Teacher Diaries: Ms. Angel – Teaching Philosophy
Nowadays, students are facing increasing pressures from schoolwork and exams. Learning can easily come to feel like a chore to them. When they sit in class, they often become passive learners who drill by rote without reflection.
However, learning should be an active process. This is especially the case when it comes to learning Chinese. This is a living language with social relevance, which is used every single day. Therefore, it is important for students to relate their Chinese learning to real-life experiences.
In my class, I create scenarios to help students better understand and use the language. By organizing stimulating activities such as role playing, storytelling and various language learning games, students’ interest in learning is aroused. As reading is an essential part of learning Chinese, I encourage my students to read as much as possible and then to share what they have read with their classmates in creative ways. By doing so, students are not only motivated to read, but also reflect on what they learn from books.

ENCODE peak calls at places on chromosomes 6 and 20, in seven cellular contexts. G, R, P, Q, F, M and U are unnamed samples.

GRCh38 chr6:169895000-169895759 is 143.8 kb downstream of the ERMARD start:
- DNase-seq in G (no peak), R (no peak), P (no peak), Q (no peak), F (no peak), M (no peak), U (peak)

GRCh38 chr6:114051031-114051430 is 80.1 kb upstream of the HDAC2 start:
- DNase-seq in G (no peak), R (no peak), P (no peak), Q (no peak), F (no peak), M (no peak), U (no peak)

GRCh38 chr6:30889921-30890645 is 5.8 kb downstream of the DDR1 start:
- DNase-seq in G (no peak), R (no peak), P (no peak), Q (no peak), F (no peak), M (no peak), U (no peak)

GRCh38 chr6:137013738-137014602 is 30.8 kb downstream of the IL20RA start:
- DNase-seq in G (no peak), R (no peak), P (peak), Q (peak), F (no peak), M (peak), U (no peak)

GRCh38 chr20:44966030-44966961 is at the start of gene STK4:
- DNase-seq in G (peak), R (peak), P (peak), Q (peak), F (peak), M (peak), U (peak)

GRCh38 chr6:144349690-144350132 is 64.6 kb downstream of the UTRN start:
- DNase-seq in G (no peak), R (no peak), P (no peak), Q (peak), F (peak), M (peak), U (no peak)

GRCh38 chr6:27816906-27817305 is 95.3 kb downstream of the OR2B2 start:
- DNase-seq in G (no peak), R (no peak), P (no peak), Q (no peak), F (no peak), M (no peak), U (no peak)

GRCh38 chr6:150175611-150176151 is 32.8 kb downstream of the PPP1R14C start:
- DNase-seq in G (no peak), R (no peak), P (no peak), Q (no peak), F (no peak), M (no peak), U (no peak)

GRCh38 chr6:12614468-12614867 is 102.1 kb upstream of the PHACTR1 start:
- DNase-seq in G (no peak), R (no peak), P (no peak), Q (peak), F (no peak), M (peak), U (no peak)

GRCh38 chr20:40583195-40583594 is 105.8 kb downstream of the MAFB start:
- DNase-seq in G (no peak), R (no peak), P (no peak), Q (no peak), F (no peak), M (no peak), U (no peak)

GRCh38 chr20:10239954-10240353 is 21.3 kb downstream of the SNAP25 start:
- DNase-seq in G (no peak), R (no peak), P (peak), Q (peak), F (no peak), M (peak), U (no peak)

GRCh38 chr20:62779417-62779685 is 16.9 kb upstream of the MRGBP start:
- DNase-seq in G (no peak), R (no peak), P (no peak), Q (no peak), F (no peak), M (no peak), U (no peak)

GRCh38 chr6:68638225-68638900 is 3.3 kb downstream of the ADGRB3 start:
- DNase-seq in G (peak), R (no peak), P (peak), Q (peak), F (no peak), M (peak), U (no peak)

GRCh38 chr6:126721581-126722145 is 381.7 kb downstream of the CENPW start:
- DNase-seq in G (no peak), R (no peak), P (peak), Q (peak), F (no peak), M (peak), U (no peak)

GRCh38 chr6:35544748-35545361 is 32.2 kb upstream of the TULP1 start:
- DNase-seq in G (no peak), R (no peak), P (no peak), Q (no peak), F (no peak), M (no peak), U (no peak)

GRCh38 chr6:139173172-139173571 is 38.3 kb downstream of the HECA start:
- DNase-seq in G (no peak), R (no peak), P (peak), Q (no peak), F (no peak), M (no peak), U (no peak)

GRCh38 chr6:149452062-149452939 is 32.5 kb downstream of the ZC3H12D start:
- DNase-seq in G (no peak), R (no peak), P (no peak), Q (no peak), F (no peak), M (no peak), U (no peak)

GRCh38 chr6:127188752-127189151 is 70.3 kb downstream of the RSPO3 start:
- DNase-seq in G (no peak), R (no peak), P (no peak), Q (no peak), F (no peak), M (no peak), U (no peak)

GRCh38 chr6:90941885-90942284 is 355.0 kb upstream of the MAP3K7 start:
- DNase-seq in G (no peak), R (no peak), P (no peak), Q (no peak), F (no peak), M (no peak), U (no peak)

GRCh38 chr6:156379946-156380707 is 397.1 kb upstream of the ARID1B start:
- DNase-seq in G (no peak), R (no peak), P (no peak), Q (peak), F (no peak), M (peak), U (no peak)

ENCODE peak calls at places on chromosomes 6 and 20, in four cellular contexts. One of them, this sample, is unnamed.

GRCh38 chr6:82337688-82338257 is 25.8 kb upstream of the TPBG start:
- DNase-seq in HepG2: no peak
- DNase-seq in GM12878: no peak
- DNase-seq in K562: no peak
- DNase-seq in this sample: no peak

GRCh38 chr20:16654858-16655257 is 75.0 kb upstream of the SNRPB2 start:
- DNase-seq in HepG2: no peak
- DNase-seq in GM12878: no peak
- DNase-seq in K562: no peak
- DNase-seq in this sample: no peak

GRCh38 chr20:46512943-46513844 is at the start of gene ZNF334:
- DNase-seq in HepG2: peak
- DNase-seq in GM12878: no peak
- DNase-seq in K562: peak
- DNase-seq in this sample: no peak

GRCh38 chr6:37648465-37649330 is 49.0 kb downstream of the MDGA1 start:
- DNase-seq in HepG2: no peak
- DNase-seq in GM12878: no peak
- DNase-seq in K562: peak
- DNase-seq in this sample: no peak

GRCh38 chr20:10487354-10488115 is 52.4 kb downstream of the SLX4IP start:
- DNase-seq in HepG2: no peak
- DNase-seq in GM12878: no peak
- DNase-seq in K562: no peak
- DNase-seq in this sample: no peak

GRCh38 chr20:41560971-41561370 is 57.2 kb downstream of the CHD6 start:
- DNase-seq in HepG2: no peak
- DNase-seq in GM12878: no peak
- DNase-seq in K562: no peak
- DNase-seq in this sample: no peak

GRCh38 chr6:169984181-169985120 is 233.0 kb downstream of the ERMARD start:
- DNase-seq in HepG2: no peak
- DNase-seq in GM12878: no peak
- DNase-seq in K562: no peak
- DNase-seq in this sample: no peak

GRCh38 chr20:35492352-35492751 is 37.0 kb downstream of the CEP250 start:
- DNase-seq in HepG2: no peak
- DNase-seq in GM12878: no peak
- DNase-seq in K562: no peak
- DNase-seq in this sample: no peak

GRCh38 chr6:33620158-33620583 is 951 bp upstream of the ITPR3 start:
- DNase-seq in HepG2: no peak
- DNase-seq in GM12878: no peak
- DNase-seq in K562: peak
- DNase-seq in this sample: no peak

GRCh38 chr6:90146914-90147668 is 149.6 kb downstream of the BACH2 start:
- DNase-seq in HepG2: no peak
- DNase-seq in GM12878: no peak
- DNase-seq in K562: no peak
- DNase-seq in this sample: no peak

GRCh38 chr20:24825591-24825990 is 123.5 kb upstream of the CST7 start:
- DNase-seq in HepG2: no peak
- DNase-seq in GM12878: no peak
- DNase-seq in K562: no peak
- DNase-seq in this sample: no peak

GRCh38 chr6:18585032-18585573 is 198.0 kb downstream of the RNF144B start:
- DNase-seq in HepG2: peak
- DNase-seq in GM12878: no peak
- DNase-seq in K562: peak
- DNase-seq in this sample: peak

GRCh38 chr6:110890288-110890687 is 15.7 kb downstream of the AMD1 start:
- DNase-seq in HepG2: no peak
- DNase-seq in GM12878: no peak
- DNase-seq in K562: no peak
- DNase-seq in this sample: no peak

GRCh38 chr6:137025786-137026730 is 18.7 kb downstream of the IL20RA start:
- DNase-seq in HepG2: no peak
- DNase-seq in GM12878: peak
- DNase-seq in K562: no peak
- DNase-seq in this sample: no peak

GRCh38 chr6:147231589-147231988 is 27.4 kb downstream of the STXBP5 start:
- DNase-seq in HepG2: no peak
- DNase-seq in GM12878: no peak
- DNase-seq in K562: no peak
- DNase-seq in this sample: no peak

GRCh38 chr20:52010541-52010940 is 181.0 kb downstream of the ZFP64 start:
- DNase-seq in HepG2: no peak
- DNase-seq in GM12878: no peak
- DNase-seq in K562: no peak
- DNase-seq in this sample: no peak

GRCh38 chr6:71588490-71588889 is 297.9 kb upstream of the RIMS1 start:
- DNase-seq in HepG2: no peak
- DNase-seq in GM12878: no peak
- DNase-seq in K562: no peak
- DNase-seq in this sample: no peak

Also, I value my students as individuals, which is especially important in small group classes. In my lessons, I pay attention to my students’ individual needs. I give them time to reflect in class and also encourage them to speak up when they do not understand. In some cases, when I realize students have special requirements in learning, or teaching goals are not reached as I expect, I am more than willing to listen to my students, to adjust my teaching to what works best for them, and to go the extra mile to serve their needs.